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Author Alexander Kintner (SVP of Enterprise Sales)
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Anyone who’s ever created a marketing campaign with in-store displays knows that designing and placing branded units can be costly, and it’s imperative that every step of the process goes as smoothly as possible. But according to some estimates, between 40 and 80 percent of in-store displays are never activated, resulting in a huge potential loss of revenue.

One of the big reasons many displays are never set up is the old school method used to verify that they’re in place. After delivery, in-market salespeople are required to prove that the store displays have arrived in good shape at the right place and have been properly set up. Most companies ask a rep to take a picture and email it to an admin in the chain, who will then check off a box in a spreadsheet. To put it nicely, this antiquated process is ready for disruption.

The enabler for reinventing in-store displays is smart product and packaging technology. By printing displays with digital triggers (e.g. QR codes), and then connecting each code to a unique digital identity in a cloud-based platform, it’s now possible to track the entire process in real-time, from shipment from the manufacturer to in-store setup and consumer engagement. Not only does this streamline the monitoring process, but it also enables an in-store marketing program that can better increase consumer engagement, generate data and drive sales.

As consumer engagement with QR codes grows—driven by social networks and mobile operating systems—shopper marketing will forever change. The rise in usage brings many potential benefits for brands using connected in-store branded displays, while new technology makes it possible for QR codes in an in-store display campaign—and the associated data—to be viewable in a single real-time dashboard that reports when a display is set up and taken down.

The benefits extend to consumer engagement, as well. When installation on the retail floor is complete, consumers can scan a QR code on the front of a display to unlock special offers, coupons, video, augmented reality experiences and more. Take a look at those marketers who have used QR codes to make a strong impression, and you’ll see how your company can inspire interactions. During the holidays, JC Penney used a QR code to send gift receivers a personalized message from the givers, and Verizon organized giveaways with in-store displays that encouraged shoppers to scan a QR code and share a company ad on Facebook in hopes of winning a new phone, resulting in a $35,000 increase in sales from a $1,000 investment.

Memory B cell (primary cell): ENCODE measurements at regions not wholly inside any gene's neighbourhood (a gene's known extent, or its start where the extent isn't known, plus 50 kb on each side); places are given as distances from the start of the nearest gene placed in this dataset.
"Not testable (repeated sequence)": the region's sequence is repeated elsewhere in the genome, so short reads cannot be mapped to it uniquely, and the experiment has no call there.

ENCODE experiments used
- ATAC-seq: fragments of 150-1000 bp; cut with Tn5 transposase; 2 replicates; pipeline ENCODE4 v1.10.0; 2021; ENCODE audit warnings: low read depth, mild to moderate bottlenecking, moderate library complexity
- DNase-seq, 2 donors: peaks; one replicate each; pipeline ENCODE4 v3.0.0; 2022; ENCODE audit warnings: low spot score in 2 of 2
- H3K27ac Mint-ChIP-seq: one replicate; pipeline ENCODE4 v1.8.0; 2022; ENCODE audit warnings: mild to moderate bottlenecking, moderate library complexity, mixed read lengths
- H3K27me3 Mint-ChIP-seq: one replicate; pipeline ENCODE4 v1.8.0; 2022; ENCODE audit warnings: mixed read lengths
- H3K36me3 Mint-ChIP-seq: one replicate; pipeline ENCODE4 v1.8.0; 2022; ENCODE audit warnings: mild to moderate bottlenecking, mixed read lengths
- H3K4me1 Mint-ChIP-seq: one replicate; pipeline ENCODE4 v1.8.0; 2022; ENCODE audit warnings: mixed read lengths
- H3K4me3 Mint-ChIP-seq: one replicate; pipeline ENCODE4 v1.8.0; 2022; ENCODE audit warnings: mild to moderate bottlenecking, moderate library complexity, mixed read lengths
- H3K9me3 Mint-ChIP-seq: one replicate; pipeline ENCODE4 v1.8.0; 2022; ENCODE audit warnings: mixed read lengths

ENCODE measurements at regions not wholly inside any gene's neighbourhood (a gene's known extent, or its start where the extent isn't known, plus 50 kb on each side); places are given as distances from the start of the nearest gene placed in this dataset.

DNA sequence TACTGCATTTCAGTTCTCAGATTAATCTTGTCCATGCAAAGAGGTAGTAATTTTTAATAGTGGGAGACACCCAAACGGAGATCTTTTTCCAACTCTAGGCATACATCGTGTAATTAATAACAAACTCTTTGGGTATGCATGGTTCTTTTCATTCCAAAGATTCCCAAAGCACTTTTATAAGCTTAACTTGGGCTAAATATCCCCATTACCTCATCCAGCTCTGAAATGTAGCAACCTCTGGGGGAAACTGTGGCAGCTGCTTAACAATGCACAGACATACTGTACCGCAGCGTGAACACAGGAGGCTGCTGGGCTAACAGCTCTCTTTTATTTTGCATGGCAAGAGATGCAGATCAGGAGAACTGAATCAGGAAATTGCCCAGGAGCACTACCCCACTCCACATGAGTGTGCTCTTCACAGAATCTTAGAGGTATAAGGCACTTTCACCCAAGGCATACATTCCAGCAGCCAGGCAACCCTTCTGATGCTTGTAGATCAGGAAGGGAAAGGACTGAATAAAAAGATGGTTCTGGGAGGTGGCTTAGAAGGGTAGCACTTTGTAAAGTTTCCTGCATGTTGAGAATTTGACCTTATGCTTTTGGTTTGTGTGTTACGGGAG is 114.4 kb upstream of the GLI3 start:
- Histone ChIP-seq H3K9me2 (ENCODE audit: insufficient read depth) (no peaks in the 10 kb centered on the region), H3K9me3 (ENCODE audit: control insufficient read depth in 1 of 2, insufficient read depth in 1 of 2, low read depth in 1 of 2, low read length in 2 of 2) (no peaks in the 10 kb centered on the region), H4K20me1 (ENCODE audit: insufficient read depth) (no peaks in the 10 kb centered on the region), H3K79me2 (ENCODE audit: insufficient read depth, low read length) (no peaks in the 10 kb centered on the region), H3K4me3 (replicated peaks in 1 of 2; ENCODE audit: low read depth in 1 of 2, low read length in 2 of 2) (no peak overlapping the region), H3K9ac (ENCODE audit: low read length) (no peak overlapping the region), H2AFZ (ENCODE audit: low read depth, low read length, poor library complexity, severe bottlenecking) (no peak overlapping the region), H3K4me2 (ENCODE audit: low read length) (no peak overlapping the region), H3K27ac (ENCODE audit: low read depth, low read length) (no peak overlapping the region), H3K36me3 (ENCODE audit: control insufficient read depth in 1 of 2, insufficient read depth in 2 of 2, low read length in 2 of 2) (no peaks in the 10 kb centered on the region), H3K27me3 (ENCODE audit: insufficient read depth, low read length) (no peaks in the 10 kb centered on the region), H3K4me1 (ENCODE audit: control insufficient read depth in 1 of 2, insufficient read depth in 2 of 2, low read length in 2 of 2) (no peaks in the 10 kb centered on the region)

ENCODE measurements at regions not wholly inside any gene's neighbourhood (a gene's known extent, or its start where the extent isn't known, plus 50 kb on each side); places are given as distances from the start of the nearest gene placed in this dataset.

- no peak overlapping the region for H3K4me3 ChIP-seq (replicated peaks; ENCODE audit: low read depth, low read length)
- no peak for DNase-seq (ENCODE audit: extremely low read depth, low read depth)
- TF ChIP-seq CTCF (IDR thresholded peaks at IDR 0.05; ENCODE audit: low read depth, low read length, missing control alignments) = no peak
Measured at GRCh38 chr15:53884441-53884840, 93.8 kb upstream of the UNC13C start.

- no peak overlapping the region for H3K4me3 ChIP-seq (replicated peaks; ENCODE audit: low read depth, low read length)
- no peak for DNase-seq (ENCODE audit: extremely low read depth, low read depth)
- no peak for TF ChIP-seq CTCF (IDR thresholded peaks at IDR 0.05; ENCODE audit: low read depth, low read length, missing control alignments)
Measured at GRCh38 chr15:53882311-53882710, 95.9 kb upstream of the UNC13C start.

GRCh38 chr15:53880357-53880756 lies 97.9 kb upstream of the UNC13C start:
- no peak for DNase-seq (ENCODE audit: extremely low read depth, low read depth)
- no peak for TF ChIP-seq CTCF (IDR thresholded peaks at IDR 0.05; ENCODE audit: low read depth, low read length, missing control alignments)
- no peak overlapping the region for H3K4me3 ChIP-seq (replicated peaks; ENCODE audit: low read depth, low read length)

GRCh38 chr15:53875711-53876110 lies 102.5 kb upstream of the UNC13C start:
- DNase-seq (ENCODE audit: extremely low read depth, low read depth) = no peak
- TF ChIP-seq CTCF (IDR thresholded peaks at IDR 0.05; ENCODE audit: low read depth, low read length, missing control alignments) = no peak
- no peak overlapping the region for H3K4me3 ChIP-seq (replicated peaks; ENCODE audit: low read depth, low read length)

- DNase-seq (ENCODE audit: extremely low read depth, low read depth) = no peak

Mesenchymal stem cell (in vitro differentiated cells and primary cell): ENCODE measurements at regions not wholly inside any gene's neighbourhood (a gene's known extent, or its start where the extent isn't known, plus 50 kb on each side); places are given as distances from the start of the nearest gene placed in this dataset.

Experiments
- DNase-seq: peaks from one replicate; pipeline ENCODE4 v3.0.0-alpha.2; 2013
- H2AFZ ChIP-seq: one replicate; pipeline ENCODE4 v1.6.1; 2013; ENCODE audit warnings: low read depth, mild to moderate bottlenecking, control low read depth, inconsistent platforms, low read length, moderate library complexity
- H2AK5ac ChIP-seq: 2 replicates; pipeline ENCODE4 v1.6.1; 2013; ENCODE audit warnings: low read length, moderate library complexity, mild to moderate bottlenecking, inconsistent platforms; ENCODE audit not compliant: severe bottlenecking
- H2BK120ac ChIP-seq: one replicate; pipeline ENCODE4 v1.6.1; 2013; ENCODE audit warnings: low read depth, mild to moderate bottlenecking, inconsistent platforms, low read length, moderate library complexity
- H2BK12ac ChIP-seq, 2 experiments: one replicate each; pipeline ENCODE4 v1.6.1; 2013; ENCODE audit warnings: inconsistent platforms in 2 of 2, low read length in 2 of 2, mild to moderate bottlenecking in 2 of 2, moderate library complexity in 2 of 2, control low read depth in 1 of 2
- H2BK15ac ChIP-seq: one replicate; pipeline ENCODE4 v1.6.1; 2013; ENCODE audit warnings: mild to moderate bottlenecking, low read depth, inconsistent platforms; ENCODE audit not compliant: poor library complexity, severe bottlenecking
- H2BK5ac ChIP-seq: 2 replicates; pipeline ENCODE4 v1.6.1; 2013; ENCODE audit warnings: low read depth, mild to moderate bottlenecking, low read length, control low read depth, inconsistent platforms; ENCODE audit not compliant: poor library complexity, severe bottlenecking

Of course, those interactions do more than just connect a consumer with more information or give away new phones. They can also provide a marketing team with important customer data like email, location and buying history. Consumer engagement with QR codes can also help gauge the effectiveness of in-store displays and whether they needs to be repositioned.

Furthermore, with our partners Screenly and Ubuntu we are also able to offer a turn-key solution including the management and deployment of in-store display. As shown at MWC this even allows customers to drive interactive experiences (e.g., checking the stock availability of an apparel item, offering advice on the product, etc.) on in-store displays by scanning QR or NFC codes on products, directly from the Web, without the need to install any app!

As McKinsey notes in a recently launched study, “Winning in consumer packaged goods through data and analytics,” the companies that are connecting better with customers are doing two important things: “analyzing shopper attributes” and “generating more granular shopper insights.” The right in-store marketing program can help do both.

In particular, consumer packaged goods companies taking the lead are getting and analyzing information not only at a national level, but also regional, city, customer and store level. A QR code connected to a digital identity can easily be programmed to align with a specific store, and as a result, a lot of other relevant data can also be tracked for customers who interact with it. Companies that want to be assured a good amount of data can also put trackable QR codes on individual products that, once activated, will yield more in-depth consumer knowledge.

Organizing an in-store display campaign might have once seemed like throwing a penny into a fountain, hoping for a sale increase. Today’s technology makes it possible to track the effectiveness of in-store displays with a turn-key solution that can drive interactive consumer experiences, follow the timing of the campaign, measure interactions with the display and calculate resulting sales increases.

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